Secondly a line manager required assistance with the recruitment process, following a member of his team being promoted. As it had been agreed that the member of staff would continue in the role until a successor was found, this was not deemed as critical as the contingency planning however could be actioned in the background. For example, liaising with head office and submitting the approved job description onto online job boards and the company website. Whilst we were concentrating on coordinating the contingency planning, the recruitment programme could run in the background allowing us to obtain a number of CV’s for when we were ready to commence with review and selection for interview.
Finally an employee whilst on maternity leave contacted the department wishing to gain further information on flexible working. Whilst this is very important and ultimately could have an effect on the business, the employee had a number of months before she was due to return therefore I made the decision that I could action this request within the HR team’s service level agreement of 48 hours when responding to requests.
Within my role there are many forms of communication used, for example: verbal, written form and practical/presentation. The type of communication used is dependent on the nature of the request or situation. I have associated at Appendix 2, where I have detailed the advantages and disadvantages of the three main methods of communication I use in my day to day role.
When considering the above internal customer requests several communication methods were used, for example the contingency planning coordination was completed with a mixture of verbal and written, and finally practical when presenting the findings.
I, alongside my colleagues, were present in group brainstorming sessions where ‘if, buts and maybes’ were thoroughly discussed and explored, our attendance allowed us to provide support and guidance as and when required. Written guidance notes had also been prepared by the Senior Manager and stated the requirements of the plan and how she wished for the teams to produce their findings. The advantages of using a variety of communication methods for this particular request catered for all manner of different learning styles enabling all participants to understand the brief and therefore contribute accordingly.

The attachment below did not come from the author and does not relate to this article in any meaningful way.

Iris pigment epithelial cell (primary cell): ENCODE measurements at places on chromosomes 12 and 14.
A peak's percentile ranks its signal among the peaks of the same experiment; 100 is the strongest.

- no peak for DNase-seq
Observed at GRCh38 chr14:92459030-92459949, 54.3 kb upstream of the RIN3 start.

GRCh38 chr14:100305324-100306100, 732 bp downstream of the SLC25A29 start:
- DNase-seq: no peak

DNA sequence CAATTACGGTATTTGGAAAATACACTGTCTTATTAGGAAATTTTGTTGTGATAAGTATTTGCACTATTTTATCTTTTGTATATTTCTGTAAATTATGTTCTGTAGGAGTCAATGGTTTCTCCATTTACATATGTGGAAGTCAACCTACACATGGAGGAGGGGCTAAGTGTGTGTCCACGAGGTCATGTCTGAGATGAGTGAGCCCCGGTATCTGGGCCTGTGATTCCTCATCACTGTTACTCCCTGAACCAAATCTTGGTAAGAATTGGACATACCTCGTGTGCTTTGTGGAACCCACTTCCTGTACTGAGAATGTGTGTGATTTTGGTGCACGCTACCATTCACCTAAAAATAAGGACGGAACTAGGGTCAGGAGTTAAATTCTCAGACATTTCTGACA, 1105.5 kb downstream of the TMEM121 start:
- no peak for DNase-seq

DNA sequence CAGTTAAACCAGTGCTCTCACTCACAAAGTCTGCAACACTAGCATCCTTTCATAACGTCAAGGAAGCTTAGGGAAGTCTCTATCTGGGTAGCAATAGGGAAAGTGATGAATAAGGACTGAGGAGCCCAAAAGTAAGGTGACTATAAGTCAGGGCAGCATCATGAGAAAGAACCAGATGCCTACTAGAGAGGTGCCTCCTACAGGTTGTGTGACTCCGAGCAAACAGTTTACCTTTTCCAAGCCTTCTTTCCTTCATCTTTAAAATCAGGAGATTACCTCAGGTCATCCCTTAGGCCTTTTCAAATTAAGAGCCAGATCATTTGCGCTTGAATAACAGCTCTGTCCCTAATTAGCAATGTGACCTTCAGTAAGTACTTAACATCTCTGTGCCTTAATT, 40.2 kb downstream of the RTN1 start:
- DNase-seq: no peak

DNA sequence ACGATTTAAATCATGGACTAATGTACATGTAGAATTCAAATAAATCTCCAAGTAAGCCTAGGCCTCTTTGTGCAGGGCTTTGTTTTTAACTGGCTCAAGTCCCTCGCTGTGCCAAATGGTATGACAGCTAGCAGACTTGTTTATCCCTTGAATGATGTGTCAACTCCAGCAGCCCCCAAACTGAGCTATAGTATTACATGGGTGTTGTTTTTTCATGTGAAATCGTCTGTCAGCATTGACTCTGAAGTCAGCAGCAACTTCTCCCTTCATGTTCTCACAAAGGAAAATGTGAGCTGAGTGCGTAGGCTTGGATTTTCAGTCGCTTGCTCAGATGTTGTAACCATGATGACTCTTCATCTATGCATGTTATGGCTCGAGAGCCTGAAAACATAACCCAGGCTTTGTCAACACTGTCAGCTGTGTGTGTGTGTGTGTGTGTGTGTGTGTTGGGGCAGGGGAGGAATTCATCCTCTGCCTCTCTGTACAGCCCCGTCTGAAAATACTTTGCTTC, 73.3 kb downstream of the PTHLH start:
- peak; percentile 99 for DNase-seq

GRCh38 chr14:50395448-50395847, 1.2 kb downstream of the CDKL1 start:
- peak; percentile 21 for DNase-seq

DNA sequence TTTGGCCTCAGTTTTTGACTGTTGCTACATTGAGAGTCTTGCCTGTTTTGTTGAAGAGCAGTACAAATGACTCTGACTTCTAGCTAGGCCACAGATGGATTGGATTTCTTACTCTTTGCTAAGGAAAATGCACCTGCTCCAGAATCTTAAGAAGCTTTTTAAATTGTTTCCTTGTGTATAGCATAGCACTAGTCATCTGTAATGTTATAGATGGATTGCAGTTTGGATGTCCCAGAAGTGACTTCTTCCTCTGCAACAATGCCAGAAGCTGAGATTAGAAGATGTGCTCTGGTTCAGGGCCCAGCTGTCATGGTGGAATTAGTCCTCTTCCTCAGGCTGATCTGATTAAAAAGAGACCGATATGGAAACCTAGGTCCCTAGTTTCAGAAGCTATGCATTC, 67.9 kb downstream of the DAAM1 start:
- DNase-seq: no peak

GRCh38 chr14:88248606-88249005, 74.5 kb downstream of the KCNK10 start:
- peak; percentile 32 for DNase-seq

However, it is not always necessary or appropriate for all communication methods to be used. When considering the third request above, it would be crucial for any information provided for the employee regarding flexible working to be communicated in written form, as verbally can easily be misunderstood and email too informal. I always follow up any telephone or face to face conversations such as this with a letter and refer the employee to the staff handbook for final confirmation. I believe it is my responsibility to ensure the information provided is accurate, relevant and delivered in a timely manner, and therefore should be followed up in writing to avoid any future issues.
In my role as Customer Contact Team Manager I am responsible for the Service Level Agreements (SLA’s) with Porsche Cars Great Britain and ttl Automotive. The SLA’s are reviewed annually and are a key measurement indicator in demonstrating effective service delivery, producing service on time and within the agreed budget. I meet with both companies on a quarterly basis to ensure we are complying with the agreed terms and to highlight any concerns.
The complaints procedure underpins the process for the organisation, which is followed accordingly. Recently a customer made a complaint to Porsche Head Office as they had not received their invitation to the driving experience centre following the purchase of a new Porsche. I established very quickly that the invitation had not yet been sent due to the dealership incorrectly placing the vehicle order, which resulted in the invitation not being generated. I dealt with the customer personally and understandably he was very disappointed to have not received the level of service he had come to expect of the brand. I followed the organisations procedures for dealing with customer complaints, and am pleased I was able to resolve his query by working within the guidelines set and offering suitable compensation for the inconvenience he had experienced, he has since remained an advocate of the Porsche brand.